Real-world Clinical Implementation of Lung Cancer Screening-Evaluating Processes to Improve Screening Guidelines-Concordance.J Gen Intern Med 2020JG
Lung cancer screening (LCS) requires complex processes to identify eligible patients, provide appropriate follow-up, and manage findings. It is unclear whether LCS in real-world clinical settings will realize the same benefits as the National Lung Screening Trial (NLST).
To evaluate the impact of process modifications on compliance with LCS guidelines during LCS program implementation, and to compare patient characteristics and outcomes with those in NLST.
Retrospective cohort study.
Kaiser Permanente Colorado (KPCO), a non-profit integrated healthcare system.
A total of 3375 patients who underwent a baseline lung cancer screening low-dose computed tomography (S-LDCT) scan between May 2014 and June 2017.
Among those receiving an S-LDCT, proportion who met guidelines-based LCS eligibility criteria before and after LCS process modifications, differences in patient characteristics and outcomes between KPCO LCS patients and the NLST cohort, and factors associated with a positive screen.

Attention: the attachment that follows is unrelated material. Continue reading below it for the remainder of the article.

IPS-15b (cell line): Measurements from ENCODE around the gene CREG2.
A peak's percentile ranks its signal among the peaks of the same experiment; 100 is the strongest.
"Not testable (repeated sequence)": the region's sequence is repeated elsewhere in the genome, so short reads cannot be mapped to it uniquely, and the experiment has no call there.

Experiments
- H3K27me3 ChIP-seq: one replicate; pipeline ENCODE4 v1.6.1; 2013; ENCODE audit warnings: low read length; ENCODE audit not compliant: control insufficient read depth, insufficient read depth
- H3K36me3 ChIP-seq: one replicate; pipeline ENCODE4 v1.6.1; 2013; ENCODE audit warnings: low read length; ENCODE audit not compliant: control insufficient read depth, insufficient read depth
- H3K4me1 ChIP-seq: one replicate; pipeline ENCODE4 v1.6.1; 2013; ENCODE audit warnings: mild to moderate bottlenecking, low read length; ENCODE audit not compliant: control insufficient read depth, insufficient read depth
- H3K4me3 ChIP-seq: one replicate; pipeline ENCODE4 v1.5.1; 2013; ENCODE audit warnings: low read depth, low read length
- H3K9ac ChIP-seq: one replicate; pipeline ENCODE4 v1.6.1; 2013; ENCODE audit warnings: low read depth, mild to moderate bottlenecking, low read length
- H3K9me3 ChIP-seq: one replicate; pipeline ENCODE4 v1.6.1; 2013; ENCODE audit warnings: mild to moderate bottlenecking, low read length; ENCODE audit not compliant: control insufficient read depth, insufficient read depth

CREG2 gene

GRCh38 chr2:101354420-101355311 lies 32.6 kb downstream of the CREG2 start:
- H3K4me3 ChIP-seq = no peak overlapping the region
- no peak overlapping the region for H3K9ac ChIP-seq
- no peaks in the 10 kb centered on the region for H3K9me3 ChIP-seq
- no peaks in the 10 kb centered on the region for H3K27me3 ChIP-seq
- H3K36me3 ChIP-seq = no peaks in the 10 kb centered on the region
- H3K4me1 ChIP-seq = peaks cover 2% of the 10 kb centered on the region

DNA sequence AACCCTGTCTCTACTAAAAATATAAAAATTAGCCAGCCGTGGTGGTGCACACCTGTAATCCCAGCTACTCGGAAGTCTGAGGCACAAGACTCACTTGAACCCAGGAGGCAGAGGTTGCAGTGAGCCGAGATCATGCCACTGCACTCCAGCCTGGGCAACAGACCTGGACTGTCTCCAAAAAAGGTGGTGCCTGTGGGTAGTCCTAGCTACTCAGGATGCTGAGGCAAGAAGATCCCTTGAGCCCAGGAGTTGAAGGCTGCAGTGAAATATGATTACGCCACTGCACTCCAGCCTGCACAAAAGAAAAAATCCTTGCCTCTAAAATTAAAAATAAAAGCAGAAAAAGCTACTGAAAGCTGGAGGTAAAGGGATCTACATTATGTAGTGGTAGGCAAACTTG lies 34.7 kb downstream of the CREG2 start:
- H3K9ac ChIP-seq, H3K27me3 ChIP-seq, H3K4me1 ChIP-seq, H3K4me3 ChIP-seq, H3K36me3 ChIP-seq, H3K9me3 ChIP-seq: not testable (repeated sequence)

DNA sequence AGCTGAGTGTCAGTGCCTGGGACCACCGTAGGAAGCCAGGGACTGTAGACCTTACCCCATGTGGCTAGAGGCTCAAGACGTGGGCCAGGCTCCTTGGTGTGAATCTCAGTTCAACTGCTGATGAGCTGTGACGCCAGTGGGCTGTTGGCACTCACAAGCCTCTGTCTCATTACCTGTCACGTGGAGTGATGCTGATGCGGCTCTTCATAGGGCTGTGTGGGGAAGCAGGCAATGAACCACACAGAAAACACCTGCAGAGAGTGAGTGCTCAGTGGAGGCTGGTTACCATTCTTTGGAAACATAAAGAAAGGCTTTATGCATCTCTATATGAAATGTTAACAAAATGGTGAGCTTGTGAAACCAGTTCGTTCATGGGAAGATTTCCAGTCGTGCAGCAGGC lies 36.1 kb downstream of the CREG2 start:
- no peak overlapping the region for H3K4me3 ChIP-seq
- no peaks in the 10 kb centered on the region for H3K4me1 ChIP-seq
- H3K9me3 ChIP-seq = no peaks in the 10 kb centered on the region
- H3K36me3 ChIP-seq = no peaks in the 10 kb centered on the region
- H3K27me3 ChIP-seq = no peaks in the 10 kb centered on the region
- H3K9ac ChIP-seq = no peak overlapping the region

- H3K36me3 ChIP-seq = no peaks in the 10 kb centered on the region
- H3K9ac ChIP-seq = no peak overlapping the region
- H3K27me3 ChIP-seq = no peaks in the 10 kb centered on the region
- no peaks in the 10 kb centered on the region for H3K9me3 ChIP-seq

After modifying LCS eligibility confirmation processes, patients receiving S-LDCT who met guidelines-based LCS eligibility criteria increased from 45.6 to 92.7% (P < 0.001). Prior to changes, patients were older (68 vs. 67 years; P = 0.001), less likely to be current smokers (51.3% vs. 52.5%; P < 0.001), and less likely to have a ≥ 30-pack-year smoking history (50.0% vs. 95.3%; P < 0.001). Compared with NLST participants, KPCO LCS patients were older (67 vs. 60 years; P < 0.001), more likely to currently smoke (52.3% vs. 48.1%; P < 0.001), and more likely to have pulmonary disease. Among those with a positive baseline S-LDCT, the lung cancer detection rate was higher at KPCO (9.4% vs. 3.8%; P < 0.001) and was positively associated with prior pulmonary disease.
Adherence to LCS guidelines requires eligibility confirmation procedures. Among those with a positive baseline S-LDCT, comorbidity burden and lung cancer detection rates were notably higher than in NLST, suggesting that the study of long-term outcomes in patients undergoing LCS in real-world clinical settings is warranted.